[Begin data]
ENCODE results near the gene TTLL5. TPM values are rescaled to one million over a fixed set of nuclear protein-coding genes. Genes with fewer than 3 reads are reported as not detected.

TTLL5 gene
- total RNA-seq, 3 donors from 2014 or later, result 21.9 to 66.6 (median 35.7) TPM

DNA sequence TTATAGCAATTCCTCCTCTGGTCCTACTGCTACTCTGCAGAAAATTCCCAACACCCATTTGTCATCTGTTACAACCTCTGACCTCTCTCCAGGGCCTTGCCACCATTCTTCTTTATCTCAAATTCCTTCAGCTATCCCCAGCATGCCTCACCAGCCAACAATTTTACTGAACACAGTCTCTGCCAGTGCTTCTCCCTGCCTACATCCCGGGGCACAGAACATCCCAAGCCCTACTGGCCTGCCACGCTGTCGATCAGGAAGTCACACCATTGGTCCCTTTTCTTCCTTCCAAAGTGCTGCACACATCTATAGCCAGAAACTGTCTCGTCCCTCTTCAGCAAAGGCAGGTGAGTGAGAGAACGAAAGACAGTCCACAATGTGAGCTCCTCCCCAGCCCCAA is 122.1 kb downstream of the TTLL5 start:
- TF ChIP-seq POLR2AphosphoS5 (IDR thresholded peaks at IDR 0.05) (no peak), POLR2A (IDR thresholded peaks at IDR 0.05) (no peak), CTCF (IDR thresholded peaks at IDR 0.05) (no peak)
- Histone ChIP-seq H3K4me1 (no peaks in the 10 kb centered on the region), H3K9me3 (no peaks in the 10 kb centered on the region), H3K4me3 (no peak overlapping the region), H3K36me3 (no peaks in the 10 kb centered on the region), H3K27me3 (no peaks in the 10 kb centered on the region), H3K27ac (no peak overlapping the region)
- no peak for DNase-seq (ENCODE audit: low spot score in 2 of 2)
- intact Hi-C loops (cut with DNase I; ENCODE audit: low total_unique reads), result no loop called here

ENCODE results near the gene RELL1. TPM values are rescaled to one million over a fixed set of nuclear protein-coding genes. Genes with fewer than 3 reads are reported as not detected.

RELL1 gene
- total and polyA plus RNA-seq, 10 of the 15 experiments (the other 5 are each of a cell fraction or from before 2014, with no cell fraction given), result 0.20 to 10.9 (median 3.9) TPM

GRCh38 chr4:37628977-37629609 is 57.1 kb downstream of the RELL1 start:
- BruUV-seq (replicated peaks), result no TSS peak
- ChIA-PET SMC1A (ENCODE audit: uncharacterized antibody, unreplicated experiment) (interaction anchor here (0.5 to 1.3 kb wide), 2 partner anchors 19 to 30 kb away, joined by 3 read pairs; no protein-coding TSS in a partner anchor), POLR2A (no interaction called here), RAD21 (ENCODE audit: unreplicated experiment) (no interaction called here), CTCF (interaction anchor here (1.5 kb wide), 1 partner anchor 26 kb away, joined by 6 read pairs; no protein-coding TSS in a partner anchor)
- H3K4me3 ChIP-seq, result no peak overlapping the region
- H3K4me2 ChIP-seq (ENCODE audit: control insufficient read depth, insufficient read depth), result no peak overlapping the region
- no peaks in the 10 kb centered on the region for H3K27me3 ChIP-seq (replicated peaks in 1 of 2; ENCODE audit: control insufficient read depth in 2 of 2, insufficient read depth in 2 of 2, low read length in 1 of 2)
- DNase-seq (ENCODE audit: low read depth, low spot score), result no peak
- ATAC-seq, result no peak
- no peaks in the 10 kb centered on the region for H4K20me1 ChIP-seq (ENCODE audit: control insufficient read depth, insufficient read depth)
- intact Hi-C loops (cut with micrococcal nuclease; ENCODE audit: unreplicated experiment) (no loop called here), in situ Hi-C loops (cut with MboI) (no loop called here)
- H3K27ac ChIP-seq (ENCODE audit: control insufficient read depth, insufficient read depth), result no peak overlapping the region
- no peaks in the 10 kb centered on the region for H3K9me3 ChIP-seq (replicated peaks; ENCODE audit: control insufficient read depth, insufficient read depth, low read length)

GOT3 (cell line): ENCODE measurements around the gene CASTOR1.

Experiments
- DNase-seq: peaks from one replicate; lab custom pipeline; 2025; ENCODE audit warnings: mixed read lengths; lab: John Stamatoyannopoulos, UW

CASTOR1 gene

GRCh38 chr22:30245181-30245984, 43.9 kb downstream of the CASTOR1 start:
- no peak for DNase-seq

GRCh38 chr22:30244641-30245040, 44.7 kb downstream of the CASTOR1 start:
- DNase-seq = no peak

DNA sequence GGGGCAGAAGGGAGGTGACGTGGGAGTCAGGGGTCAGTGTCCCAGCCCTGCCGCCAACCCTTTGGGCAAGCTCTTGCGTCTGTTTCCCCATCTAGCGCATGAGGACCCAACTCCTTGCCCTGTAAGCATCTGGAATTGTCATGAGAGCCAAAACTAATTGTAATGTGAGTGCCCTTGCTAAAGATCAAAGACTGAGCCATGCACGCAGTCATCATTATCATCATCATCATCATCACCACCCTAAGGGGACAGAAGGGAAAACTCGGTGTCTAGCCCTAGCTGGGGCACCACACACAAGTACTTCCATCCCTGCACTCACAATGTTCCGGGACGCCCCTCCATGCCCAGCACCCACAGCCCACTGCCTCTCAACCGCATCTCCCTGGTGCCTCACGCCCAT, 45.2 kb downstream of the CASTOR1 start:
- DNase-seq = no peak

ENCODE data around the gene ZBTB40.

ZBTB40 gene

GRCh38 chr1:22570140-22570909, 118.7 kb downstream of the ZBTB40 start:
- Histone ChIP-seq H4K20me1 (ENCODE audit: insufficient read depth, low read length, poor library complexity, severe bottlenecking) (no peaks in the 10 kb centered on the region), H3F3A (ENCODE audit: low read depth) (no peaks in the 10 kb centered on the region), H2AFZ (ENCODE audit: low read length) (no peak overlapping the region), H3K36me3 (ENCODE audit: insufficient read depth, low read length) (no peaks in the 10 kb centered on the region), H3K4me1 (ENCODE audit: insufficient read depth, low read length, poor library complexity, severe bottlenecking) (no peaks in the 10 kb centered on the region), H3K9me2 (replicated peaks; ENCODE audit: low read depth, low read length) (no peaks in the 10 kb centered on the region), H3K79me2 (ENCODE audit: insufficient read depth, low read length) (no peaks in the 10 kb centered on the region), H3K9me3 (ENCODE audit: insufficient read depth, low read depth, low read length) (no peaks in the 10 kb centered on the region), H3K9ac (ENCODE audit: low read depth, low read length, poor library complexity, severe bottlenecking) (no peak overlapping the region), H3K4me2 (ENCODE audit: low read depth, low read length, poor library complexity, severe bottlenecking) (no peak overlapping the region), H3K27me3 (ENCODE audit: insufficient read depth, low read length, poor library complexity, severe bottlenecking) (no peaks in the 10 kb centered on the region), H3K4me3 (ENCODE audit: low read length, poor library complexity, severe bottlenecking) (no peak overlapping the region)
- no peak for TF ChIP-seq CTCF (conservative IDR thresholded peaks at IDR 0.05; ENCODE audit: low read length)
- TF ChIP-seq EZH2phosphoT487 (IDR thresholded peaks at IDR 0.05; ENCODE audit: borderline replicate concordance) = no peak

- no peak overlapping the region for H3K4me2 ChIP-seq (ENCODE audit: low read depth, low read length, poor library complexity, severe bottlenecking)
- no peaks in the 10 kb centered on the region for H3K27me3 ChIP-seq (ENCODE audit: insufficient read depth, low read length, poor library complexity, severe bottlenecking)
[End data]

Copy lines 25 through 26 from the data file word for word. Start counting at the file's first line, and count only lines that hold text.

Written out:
Experiments
- DNase-seq: peaks from one replicate; lab custom pipeline; 2025; ENCODE audit warnings: mixed read lengths; lab: John Stamatoyannopoulos, UW